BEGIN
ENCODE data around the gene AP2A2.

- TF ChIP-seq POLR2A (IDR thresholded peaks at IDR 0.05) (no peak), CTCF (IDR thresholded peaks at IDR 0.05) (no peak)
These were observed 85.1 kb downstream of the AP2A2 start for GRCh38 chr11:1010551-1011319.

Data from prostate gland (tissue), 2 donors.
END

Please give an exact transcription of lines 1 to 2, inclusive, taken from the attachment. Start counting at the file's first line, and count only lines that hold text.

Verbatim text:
ENCODE data around the gene AP2A2.

- TF ChIP-seq POLR2A (IDR thresholded peaks at IDR 0.05) (no peak), CTCF (IDR thresholded peaks at IDR 0.05) (no peak)